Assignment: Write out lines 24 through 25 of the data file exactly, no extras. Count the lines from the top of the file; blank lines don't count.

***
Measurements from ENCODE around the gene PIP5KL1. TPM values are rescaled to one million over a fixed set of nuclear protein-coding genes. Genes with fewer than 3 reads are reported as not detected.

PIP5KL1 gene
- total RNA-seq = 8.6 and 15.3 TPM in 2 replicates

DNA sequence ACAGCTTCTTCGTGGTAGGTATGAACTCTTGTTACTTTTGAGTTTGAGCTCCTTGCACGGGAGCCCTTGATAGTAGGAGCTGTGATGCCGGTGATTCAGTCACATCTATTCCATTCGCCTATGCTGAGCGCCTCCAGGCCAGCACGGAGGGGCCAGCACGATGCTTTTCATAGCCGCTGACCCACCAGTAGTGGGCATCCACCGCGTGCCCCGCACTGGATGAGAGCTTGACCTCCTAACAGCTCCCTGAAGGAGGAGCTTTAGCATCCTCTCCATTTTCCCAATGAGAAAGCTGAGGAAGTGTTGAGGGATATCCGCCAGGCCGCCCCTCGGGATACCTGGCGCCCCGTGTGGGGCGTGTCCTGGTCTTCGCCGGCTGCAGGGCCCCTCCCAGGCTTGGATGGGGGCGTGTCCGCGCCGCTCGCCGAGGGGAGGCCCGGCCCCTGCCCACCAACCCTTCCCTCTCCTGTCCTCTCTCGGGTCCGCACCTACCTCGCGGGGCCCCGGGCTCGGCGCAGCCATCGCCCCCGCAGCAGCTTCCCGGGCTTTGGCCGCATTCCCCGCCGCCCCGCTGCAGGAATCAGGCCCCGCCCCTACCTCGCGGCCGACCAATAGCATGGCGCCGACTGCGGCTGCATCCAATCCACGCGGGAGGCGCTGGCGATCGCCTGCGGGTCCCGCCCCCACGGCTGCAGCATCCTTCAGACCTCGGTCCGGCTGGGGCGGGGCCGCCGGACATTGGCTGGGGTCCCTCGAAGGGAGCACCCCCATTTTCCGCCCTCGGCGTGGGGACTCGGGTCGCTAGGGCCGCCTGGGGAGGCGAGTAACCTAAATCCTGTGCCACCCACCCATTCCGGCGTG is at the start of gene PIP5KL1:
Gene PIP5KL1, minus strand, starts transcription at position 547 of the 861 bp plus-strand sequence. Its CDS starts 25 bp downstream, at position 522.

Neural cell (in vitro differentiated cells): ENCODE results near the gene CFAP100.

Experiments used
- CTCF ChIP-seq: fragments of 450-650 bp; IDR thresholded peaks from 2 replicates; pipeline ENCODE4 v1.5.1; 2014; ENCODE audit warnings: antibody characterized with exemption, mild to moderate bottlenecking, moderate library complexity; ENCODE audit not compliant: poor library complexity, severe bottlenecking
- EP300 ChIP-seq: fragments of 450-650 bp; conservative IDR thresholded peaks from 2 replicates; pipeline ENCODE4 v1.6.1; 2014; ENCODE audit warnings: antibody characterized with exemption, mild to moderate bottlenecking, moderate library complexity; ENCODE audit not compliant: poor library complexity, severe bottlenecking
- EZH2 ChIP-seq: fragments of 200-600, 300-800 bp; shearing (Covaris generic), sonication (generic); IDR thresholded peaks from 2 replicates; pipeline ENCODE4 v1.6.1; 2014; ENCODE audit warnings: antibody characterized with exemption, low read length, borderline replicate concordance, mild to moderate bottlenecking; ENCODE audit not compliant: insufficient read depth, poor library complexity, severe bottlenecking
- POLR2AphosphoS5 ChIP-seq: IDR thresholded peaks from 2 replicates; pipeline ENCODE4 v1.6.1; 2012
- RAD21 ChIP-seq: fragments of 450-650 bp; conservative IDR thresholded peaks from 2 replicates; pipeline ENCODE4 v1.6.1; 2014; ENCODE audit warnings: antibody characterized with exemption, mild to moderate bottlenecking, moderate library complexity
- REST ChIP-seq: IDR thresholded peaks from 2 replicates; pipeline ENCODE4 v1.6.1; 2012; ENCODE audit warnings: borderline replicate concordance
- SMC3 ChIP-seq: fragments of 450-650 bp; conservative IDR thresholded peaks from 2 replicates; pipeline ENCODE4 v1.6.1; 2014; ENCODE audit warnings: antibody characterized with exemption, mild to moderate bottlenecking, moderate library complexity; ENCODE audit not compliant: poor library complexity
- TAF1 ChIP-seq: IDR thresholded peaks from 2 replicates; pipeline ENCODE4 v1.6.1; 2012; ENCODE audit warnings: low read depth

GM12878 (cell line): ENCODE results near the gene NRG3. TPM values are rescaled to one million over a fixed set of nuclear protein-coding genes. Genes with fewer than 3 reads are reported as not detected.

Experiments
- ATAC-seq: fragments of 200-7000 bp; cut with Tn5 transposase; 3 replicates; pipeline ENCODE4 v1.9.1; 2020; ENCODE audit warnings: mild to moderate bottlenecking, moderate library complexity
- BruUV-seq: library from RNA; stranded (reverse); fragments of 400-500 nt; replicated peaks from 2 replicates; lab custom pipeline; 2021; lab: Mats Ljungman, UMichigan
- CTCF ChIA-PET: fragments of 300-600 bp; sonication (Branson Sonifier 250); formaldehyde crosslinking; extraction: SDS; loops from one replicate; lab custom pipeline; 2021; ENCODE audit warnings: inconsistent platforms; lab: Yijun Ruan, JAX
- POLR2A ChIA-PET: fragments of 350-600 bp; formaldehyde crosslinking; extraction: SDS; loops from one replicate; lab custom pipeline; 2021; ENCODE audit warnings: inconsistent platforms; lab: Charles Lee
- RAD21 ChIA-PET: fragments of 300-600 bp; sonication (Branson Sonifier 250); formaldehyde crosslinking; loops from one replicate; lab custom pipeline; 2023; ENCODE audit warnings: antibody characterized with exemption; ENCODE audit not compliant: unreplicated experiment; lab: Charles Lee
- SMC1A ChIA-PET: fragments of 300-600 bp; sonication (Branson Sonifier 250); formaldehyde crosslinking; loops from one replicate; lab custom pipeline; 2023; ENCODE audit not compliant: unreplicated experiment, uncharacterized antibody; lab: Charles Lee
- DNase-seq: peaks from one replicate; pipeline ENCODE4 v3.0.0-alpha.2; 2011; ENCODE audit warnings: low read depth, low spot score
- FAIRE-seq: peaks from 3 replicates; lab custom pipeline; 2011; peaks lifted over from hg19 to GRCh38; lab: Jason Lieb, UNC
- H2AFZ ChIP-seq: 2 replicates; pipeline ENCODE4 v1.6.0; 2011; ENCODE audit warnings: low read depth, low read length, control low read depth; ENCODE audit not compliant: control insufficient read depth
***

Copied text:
- DNase-seq: peaks from one replicate; pipeline ENCODE4 v3.0.0-alpha.2; 2011; ENCODE audit warnings: low read depth, low spot score
- FAIRE-seq: peaks from 3 replicates; lab custom pipeline; 2011; peaks lifted over from hg19 to GRCh38; lab: Jason Lieb, UNC